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Comcast Boosting Speeds Across Central U.S.; Most Will Get 25-100Mbps Service

Phillip Dampier November 15, 2017 Broadband Speed, Comcast/Xfinity, Consumer News 4 Comments

Comcast is raising broadband speeds across its expansive Central Division, which covers customers in Alabama, Arkansas, Florida, Georgia, Indiana, Illinois, Kentucky, Louisiana, Michigan, Mississippi, South Carolina, and Tennessee.

  • Performance Starter (10Mbps) increases to 25Mbps;
  • Performance (25Mbps) will now be 60Mbps;
  • XFINITY Blast! (75Mbps) rises to 100Mbps.

Customers subscribed to the Performance tier will see the biggest speed jump, rising by more than double the current speed.

The new speeds are gradually rolling out to customers in these states from mid-November until mid-December. In some cases, customers will need to briefly unplug their cable modems to get the free speed upgrade.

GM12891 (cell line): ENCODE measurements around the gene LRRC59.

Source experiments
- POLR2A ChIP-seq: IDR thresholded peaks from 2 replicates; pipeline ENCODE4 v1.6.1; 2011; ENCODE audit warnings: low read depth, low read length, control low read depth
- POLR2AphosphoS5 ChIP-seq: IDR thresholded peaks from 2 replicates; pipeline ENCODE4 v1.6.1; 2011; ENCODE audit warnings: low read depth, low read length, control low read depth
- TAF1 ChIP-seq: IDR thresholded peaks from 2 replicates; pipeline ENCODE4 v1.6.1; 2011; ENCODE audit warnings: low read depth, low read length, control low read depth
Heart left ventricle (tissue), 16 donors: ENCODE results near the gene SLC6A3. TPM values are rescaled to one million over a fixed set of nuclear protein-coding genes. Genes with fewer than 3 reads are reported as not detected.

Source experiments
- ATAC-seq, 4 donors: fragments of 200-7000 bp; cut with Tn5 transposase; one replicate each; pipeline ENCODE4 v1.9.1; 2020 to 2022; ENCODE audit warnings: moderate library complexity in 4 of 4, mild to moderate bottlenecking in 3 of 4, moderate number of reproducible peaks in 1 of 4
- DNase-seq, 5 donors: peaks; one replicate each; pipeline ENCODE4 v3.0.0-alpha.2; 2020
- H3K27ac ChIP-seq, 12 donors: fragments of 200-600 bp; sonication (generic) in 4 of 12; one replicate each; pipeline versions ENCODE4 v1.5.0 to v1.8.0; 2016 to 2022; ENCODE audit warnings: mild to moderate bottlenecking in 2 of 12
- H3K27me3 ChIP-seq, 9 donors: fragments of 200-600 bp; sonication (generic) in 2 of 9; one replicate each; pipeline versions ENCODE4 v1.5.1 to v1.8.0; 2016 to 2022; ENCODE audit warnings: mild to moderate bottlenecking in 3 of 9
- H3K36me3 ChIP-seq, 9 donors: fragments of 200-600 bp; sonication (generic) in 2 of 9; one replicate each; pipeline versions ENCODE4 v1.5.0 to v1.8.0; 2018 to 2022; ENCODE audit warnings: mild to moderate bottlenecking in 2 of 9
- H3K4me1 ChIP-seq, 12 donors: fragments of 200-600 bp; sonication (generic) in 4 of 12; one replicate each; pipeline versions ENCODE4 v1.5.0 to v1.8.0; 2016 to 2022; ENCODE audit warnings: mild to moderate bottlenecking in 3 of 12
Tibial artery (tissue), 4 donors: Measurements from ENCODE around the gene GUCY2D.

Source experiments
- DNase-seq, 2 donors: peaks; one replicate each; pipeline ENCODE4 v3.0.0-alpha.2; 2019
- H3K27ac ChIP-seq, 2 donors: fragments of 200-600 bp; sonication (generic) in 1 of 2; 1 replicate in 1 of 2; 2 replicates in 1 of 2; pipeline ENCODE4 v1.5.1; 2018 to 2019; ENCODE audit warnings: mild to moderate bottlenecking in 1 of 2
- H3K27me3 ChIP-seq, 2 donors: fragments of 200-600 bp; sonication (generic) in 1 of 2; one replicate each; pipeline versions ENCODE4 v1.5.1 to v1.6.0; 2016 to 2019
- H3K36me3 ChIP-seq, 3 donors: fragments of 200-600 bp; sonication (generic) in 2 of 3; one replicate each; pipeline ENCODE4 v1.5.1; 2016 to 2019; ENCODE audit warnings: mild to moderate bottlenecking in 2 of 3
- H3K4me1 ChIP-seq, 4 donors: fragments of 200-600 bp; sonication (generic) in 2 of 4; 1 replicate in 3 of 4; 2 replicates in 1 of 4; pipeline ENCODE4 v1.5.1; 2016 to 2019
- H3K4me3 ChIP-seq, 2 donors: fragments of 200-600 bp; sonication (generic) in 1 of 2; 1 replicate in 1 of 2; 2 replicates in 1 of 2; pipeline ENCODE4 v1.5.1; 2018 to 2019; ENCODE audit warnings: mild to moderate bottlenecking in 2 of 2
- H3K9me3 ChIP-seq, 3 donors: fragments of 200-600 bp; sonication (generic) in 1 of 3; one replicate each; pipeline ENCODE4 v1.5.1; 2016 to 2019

Outage Hits Comcast, Other Internet Customers; CenturyLink’s Level 3 Takes Responsibility

Phillip Dampier November 6, 2017 CenturyLink, Comcast/Xfinity, Consumer News No Comments

The culprit?

A major internet outage is affecting internet users nationwide since this morning, particularly those subscribed to Comcast’s internet service.

“Some customers are having issues with their XFINITY Internet service. We apologize & appreciate your patience while we work to fix,” Comcast tweeted to its customers this morning.

The outages are not just affecting Comcast customers, however, with sporadic slowdowns and problems also reported by Charter/Spectrum, AT&T, and Verizon customers.

One factor that may explain the outage affecting customers beyond Comcast is CenturyLink’s Level 3, which provides backbone services for several ISPs.

Outages affecting Level 3 just happen to be in major Comcast service areas.

Level 3 eventually did take responsibility for the outage in a statement to the media: